A Christmas Tale of the Robber Raccoon
The raccoon first came to our little cabin deep in the forest of Southern Oregon in early fall of 1986. He must have decided our home was a fascinating playground of unusual delights for he showed up at our door, day after day.
His arrival delighted our four sons. We had been living without electroity for more than a decade by then, so our boys – ages 6 to 15 – did not have video games or TV to entertain them. A friendly raccoon was interesting!
The weeks passed and the leaves fell from the trees – and the raccoon kept coming to our door.
More weeks passed and the first frost transformed the pines and alders into ice sculptures by the creek – and the raccoon still showed up every day to our door.
The first snow softened the air to a muffled silence. Surely the raccoon would be finding a den to sleep in where it was warmer. Nope. The raccoon stayed close by, making daily trips to our door.
Rocky was not starving. I suppose when my sons fed the raccoon from a spoon they encouraged the creature’s devotion. Certainly his belly never showed signs of winter food shortages.
In fact, my experimental efforts at vegetarian cooking seemed to disappear more quickly when the raccoon was around. I suspected my sons were feeding the “experiments” to our four-legged visitor and later hitting the peanut butter and jam for later night snacks.
We had nicknamed him Rocky the Robber Raccoon, Rocky for short after he tried to steal my bra. (A story for later. Smile)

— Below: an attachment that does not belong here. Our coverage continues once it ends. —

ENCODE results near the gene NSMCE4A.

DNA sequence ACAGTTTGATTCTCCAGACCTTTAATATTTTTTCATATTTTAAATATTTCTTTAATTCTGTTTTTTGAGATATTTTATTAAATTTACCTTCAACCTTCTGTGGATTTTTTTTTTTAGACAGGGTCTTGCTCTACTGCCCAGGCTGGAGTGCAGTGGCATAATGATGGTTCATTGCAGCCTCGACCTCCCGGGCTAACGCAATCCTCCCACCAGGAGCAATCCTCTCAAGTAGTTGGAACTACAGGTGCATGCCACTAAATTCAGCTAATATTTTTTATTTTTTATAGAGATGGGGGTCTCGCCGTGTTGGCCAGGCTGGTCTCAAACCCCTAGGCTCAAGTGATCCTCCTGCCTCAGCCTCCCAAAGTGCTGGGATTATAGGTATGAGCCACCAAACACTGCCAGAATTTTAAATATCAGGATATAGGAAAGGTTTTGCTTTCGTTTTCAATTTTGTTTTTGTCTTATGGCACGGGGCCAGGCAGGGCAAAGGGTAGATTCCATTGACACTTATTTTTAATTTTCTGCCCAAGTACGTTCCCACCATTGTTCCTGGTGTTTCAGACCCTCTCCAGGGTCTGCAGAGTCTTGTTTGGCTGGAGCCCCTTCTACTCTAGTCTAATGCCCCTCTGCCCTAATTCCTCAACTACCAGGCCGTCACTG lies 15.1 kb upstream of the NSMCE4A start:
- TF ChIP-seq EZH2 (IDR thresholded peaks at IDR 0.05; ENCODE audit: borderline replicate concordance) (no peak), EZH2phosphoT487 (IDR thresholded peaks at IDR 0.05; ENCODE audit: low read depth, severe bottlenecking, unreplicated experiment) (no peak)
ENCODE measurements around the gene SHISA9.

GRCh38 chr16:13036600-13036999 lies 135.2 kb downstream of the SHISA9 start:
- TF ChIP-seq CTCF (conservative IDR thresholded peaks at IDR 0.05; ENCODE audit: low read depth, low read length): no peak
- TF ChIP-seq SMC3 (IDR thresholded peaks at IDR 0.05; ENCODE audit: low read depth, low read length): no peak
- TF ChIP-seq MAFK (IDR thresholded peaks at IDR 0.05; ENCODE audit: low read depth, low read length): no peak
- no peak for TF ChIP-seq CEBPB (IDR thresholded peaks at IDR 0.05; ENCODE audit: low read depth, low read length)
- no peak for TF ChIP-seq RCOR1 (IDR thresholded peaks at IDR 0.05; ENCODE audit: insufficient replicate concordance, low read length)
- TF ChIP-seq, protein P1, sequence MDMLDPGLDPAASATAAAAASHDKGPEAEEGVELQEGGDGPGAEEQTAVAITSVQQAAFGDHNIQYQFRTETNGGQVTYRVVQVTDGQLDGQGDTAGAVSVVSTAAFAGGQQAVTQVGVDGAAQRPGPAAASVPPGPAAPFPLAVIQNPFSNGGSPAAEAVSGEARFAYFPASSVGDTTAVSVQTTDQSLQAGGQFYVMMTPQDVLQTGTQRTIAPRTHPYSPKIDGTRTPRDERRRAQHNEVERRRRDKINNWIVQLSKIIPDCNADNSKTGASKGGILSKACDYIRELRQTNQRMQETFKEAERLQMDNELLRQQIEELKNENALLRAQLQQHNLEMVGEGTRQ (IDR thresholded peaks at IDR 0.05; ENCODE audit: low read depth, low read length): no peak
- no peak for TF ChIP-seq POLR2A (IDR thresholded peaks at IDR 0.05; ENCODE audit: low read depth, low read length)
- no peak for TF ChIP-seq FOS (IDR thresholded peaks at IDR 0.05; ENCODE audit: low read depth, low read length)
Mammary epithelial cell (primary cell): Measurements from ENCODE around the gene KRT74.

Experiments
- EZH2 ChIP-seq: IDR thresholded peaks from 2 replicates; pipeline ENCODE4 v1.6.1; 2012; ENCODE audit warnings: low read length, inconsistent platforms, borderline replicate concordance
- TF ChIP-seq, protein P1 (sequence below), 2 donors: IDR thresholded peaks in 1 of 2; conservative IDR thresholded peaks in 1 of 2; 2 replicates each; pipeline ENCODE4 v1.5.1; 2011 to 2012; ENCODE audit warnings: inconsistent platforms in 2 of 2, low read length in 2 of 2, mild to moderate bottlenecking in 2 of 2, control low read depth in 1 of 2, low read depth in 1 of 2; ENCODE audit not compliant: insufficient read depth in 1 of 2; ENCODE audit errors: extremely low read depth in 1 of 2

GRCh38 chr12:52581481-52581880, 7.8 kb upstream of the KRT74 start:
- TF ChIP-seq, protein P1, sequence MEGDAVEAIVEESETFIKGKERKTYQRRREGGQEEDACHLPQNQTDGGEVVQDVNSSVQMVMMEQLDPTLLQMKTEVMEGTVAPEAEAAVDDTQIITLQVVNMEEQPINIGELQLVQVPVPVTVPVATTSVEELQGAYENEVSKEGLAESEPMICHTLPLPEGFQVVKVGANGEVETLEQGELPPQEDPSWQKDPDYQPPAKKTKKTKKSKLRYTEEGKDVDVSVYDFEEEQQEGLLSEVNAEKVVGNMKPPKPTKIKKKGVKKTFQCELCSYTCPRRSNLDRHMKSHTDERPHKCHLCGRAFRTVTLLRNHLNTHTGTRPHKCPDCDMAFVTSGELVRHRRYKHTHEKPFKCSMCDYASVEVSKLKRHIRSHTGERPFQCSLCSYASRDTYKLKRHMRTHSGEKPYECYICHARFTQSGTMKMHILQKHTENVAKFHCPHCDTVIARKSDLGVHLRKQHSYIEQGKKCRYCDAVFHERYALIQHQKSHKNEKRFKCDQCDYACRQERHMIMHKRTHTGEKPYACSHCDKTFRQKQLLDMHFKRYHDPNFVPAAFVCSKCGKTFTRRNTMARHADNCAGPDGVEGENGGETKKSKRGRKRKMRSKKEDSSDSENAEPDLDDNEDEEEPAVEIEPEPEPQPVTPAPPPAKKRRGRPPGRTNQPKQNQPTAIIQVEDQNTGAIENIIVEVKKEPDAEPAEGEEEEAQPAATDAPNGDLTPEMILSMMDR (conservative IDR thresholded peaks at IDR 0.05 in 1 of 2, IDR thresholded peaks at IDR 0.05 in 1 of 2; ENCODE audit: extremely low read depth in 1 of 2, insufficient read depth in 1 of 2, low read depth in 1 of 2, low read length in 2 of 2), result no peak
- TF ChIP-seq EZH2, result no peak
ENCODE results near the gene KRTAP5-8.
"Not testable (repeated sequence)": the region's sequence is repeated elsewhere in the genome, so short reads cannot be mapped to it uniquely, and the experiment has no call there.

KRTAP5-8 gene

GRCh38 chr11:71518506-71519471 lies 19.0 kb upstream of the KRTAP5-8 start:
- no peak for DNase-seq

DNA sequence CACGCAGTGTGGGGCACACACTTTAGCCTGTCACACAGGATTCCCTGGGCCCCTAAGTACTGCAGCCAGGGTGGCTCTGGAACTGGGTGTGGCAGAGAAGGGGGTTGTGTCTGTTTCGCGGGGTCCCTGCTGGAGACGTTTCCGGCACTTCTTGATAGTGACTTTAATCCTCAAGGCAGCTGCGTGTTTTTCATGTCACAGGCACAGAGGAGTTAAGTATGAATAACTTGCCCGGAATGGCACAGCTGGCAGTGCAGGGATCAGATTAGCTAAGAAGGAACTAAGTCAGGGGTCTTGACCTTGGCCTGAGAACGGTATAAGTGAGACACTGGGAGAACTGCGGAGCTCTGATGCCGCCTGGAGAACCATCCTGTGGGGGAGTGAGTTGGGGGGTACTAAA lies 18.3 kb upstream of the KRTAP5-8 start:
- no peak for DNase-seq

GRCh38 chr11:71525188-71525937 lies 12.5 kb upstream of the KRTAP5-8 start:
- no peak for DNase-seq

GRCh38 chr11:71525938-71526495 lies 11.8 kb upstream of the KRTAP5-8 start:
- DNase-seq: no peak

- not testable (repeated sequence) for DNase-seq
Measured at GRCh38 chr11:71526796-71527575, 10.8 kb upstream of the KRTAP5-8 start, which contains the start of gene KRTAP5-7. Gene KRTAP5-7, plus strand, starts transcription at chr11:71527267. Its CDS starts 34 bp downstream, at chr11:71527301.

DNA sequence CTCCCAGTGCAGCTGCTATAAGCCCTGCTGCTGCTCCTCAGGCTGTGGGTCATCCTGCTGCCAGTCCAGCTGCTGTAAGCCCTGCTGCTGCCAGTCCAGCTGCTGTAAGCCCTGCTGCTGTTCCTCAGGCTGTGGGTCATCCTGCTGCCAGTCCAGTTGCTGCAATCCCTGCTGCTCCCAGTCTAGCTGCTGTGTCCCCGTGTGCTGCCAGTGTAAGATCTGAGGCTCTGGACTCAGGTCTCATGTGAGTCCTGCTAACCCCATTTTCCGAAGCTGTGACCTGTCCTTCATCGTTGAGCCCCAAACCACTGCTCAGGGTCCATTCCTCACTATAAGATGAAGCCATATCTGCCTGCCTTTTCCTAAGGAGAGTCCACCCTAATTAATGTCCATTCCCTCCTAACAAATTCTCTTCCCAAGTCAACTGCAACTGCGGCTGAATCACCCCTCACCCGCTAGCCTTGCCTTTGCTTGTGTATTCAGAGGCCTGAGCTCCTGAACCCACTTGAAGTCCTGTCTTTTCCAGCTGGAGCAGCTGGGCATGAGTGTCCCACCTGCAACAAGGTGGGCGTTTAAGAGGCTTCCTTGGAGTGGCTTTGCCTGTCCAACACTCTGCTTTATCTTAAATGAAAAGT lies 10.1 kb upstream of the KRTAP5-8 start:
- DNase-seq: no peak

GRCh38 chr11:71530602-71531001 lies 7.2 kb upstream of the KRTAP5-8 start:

The name stuck after the Nanaimo Bar theft.
You may be wondering what a Nanaimo Bar is. It is a rich, yummy and decadent bar served in Canadian homes at Christmas for generations. It is one of the best of Canadian traditions, according to my children. (Yes I know the jokes about Canadian food. No Canadian cuisine restaurants. Ha Ha) The Nanaimo bars were awesome though.
I kept the tradition of baking a batch every December all through the years of hippy, tofurkeying of Christmas in our little cabin in the forest.
Nanaimo Bars have been part of my family Christmases since I and my two sisters were children in Canada in the 1950s.
I loved Christmas as a child and the traditions that we carried on, year after year. There were family parties, tree trimmings and decorations decades old.
Every year my sisters and I would have our photo taken with Santa. We would be dressed in clothes my mom made for us, the dress or coat the oldest wore often seen in future years on a younger sister. I have most of those photos still and they make me smile.
My cousins lived near by and always came to Christmas dinner. At first our Chirstmas dinners spread across two tables. More tables were added over the years as new cousins were born.
Cooking for Christmas started in November with the plum pudding and fruitcakes that were soaked in rum or cooking sherry for a month. Shortbread, Nanaimo Bars and rum balls were made in early December.
As I write this I realize Canadian dessert recipes sure used a lot of rum and port and other alcohols. I never noticed that until now. I wonder if that had to do with the long nights and cold winters or just the happy cooks?
I would not have blamed my mom for sipping the cooking sherry. The holiday season with three very active little girls was a whirlwind of parties, Christmas concerts, making presents and keeping traditions alive.
The Christmas concerts back then involved costume making by my mom and dad. When I was the Fairy Queen in a Christmas concert at Queen Mary Elementary School mom sewed the costume with stars embroidered on the gown. Dad made the crown and wand out of wood and Paper Mache.
My mom and dad made many of our presents as well. Money was tight but homemade presents were considered special, my parents told us.
One year I got dolls from all over the world. My mom and my sister Lynn made outfits for them – lederhosen, hula skirts, Eskimo snow jackets, deerskin Indian beaded dresses and more. My dad made a doll house and a miniature wooden closet for the clothes.